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Tobias v. Bowersox

United States District Court, W.D. Missouri, Southern Division

February 6, 2015

PATRICK TOBIAS, Petitioner,
v.
MICHAEL BOWERSOX, Respondent

ORDER

DOUGLAS HARPOOL, District Judge.

Before the Court is Petitioner Patrick Tobias' Petition for a Writ of Habeas Corpus. (Doc. No. 1). Respondent filed a "Response to Order to Show Cause Why a Writ of Habeas Corpus Should not Be Granted." (Doc. No. 9), and Petitioner filed a Traverse (Doc. No. 14). Therefore, the matter is now ripe for review. Petitioner Patrick Tobias is incarcerated at the South Correctional Center in Licking, Missouri as a result of the sentence and judgment issued by the Circuit Court of St. Louis, County, Missouri. A jury found Tobias guilty of murder in the first degree pursuant to § 569.140 R.S Mo and for armed criminal action pursuant to § 571.015 R.S. Mo. Tobias was sentenced to life in prison without parole for murder and twenty-five years for armed criminal action. Petitioner's convictions were affirmed on direct appeal. State v. Tobias, 299 S.W.3d 31 (E.D. Mo. 2009). Petitioner filed a motion for post-conviction relief pursuant to Mo. Sup.Ct. R. 29.15, the denial of which was also affirmed. State v. Tobias, 368 S.W.3d 241 (E.D. Mo. 2012).[1]

Petitioner now seeks relief from this Court pursuant to § 2254. Petitioner raises eleven grounds for relief in his petition: 1) the trial court abused its discretion in denying Petitioner's Motion for New Trial or in the alternative, Motion to Examine Jurors Subsequent to Entry of Verdict; 2) the trial court abused its discretion in overruling Petitioner's objections to the prosecutors' statements in closing argument regarding Petitioner's wife not talking to the prosecutors; 3) the motion court erred in accepting post-conviction counsel's "statement in lieu of filing an amended motion;" 4) the motion court erred in overruling Petitioner's Rule 29.15 motion without holding an evidentiary hearing; 5) the motion court erred in overruling Petitioner's Rule 29.15 motion without making specific findings of fact; and 6) the state withheld exculpatory evidence. The remaining grounds are based on alleged ineffective assistance of counsel claims including: 7) trial counsel's failure to investigate a ballistic expert; 8) trial counsel's failure to confront Dr. Turner; 9) trial counsel's failure to confront Officer George; 10) trial counsel's failure to investigate the toxicology report; and 11) trial counsel's failure to investigate and call Detective Lloyd.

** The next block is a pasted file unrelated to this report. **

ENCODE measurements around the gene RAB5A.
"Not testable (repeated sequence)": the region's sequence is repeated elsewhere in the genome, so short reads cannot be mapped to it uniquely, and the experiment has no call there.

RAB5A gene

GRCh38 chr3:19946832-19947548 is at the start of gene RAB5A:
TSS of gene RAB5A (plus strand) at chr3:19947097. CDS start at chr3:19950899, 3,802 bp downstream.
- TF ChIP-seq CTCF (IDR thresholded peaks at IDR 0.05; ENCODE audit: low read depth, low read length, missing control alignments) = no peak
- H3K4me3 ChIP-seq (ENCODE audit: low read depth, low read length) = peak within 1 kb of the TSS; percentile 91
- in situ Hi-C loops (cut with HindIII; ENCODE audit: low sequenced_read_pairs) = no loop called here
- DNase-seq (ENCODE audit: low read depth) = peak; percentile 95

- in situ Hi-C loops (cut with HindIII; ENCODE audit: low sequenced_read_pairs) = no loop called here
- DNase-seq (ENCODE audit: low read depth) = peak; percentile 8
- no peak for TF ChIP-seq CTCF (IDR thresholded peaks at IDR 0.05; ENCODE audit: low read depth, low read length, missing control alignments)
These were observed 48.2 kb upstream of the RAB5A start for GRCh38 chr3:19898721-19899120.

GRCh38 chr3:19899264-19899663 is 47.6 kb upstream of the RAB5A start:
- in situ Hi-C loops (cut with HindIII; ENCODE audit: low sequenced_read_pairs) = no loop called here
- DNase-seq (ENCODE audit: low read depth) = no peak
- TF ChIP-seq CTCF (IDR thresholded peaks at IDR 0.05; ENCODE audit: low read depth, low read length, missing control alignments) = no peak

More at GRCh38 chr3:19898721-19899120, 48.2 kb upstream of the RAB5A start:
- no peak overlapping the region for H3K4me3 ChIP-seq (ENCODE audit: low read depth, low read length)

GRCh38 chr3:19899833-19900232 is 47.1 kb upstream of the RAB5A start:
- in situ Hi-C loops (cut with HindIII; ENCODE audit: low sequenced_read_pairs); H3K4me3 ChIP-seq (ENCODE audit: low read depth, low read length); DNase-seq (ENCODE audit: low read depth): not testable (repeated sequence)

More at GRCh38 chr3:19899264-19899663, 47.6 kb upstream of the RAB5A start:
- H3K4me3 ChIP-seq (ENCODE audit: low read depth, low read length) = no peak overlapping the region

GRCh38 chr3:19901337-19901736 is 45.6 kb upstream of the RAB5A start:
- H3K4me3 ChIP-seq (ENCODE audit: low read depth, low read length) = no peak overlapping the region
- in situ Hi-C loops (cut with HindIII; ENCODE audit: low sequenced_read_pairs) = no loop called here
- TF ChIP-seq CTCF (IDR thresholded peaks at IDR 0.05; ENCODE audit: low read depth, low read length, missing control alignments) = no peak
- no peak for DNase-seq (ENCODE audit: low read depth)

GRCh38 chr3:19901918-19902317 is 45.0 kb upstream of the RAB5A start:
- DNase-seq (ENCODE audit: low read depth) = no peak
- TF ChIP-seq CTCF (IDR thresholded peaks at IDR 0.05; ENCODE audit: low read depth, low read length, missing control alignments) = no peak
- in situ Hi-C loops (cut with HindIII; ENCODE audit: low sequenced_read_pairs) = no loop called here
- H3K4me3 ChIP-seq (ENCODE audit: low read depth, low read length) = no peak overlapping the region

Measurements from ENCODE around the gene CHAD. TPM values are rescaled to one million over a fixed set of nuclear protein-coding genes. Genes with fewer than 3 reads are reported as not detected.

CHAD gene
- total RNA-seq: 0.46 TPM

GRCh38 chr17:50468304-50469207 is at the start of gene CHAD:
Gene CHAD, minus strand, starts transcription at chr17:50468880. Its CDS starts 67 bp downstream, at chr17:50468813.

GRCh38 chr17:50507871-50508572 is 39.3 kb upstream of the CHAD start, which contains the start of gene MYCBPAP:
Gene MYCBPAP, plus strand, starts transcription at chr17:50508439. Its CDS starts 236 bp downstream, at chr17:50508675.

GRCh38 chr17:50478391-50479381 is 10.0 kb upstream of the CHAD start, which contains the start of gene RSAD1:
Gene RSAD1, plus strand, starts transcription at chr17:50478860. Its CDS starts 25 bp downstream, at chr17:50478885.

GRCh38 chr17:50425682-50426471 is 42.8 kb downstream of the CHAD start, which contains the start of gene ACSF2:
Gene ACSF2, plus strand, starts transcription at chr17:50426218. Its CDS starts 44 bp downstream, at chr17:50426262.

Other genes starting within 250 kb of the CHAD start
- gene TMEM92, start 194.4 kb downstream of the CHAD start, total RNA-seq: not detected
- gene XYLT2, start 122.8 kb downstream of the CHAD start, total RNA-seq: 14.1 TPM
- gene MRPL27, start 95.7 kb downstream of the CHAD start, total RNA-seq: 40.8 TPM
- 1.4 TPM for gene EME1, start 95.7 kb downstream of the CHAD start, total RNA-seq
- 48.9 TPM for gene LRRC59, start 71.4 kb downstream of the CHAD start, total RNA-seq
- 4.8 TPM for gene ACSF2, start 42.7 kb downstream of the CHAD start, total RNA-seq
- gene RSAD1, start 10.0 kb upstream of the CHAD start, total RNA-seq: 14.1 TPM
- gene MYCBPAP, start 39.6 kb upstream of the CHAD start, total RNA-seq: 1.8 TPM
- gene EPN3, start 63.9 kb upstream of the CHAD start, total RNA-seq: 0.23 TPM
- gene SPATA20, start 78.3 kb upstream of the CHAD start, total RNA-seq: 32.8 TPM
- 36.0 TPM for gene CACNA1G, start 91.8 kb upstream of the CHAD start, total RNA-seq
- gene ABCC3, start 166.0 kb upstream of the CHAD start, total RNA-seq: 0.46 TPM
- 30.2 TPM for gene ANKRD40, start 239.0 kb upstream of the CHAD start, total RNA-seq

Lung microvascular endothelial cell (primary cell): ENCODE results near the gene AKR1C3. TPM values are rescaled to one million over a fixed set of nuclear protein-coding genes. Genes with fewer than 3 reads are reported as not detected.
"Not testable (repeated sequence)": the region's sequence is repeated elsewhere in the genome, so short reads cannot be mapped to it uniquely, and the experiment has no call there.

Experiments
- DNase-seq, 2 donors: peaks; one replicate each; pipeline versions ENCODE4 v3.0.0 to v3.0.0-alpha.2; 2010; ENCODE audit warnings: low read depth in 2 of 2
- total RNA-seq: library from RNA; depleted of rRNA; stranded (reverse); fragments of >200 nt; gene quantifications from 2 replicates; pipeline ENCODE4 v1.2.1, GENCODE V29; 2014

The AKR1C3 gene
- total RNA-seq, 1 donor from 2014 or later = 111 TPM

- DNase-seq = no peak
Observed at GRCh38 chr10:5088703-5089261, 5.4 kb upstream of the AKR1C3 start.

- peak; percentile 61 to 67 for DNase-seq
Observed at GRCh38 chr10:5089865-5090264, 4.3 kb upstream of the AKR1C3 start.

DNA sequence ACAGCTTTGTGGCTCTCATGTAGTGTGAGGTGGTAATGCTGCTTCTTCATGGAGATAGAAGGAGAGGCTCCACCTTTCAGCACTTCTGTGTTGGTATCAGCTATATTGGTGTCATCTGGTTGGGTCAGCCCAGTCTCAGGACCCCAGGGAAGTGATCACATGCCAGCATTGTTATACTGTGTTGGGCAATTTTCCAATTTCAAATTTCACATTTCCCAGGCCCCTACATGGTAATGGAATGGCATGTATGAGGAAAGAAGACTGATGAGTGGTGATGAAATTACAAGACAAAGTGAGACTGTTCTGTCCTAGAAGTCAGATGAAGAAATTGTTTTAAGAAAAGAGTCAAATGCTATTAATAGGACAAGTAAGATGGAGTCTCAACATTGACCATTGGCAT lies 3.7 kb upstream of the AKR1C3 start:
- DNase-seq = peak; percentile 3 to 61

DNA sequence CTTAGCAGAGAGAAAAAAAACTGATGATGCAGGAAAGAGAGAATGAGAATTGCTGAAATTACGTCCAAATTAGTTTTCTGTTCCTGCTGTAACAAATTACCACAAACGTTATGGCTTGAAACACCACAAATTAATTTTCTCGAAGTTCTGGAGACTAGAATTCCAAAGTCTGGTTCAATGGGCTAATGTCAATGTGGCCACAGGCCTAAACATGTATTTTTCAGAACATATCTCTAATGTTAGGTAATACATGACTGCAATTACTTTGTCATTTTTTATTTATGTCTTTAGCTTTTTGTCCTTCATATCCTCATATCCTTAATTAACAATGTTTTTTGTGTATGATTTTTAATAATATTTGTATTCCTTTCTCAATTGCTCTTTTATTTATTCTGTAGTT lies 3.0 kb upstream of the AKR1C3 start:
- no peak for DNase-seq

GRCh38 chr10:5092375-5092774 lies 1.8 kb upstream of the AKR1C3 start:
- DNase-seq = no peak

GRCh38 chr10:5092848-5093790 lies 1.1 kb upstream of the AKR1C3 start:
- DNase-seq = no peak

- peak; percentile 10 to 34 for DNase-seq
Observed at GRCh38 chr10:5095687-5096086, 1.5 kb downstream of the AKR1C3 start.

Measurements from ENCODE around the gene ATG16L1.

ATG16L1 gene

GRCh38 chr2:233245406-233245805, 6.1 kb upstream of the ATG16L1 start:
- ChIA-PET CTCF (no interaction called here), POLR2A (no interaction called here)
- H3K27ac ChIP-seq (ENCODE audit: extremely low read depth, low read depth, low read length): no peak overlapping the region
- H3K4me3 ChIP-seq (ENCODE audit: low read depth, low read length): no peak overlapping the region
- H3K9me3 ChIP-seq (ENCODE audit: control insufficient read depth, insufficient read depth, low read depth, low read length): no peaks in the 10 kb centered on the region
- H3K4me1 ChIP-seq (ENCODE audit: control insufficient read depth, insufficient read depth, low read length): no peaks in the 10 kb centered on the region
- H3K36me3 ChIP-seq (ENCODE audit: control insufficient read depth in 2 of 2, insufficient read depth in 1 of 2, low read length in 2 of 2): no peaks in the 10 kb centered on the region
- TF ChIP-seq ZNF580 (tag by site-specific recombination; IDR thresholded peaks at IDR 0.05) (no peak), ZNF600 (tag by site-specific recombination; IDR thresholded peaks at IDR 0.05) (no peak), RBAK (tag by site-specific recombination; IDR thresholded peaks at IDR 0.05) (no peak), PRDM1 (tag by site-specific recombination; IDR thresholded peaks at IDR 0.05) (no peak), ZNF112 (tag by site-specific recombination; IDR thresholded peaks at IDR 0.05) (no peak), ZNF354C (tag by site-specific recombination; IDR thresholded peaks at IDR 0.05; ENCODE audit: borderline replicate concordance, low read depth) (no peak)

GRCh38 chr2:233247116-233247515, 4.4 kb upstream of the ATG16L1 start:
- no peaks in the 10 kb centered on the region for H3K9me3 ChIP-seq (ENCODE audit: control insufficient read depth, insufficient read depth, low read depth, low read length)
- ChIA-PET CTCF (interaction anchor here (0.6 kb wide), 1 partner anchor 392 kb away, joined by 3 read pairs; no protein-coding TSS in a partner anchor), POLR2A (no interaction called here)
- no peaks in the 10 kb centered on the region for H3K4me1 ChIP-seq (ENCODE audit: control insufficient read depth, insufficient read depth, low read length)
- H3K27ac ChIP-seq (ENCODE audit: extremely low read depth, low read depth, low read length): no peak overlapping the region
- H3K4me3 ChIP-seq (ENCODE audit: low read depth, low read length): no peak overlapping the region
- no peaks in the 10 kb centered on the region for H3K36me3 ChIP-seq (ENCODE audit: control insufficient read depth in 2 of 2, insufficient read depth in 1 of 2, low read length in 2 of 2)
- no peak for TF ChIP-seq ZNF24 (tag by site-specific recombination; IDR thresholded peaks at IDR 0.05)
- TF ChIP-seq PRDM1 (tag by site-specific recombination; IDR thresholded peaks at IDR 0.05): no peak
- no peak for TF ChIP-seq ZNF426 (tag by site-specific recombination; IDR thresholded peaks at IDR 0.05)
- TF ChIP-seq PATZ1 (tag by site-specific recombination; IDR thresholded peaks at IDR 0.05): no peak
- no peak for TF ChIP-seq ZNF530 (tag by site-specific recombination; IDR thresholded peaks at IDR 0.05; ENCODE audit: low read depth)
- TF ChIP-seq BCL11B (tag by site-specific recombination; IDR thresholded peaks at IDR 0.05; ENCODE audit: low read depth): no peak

Respondent contends Grounds Three, Four and Five assert state law procedural errors that are not a valid basis for federal relief. Respondent further contends Petitioner defaulted Grounds Six through Eleven on post-conviction appeal by not adequately developing his argument in his appellate brief. Respondent argues "since Tobias included these claims in his post-conviction motion, any claim of cause based on ineffective assistance of counsel is without merit."

BACKGROUND

The following background is taken from the Missouri Court of Appeals Memorandum Supplementing Order Affirming Judgment Pursuant to Rule 30.25 and the Missouri Court of Appeals Memorandum Supplementing Order Affirming Judgment Pursuant to 84.16(b). Respondent's Exhibits K and Q.

On December 11, 2006, Tobias, suspicious of his wife, Sherron's behavior, hid in the trunk of her car with food, water, a pillow, and a loaded gun. Although Sherron and Ashley Jamerson ("the victim") had previously had an affair, they were no longer sexually involved. Sherron testified she was unaware Tobias was in her trunk when she drove to the nursing home where she had previously worked with the victim. Sherron arrived at the nursing home and learned Jamerson was not working that night. Sherron then called him and drove to his home. When Sherron got to the victim's house, Tobias jumped out of the trunk and confronted him.
Officer Rodney Woodall was patrolling on the victim's street late that night when he observed two men arguing in the middle of the street from his patrol car. He testified that Tobias "moved his hands up and down" in a more aggressive manner, while the victim had his hands by his side. As Officer Woodall slowed his car to stop, he saw Tobias reach in his waistband, pull out a handgun and shoot the victim four times. The victim died from a gunshot wound to his neck.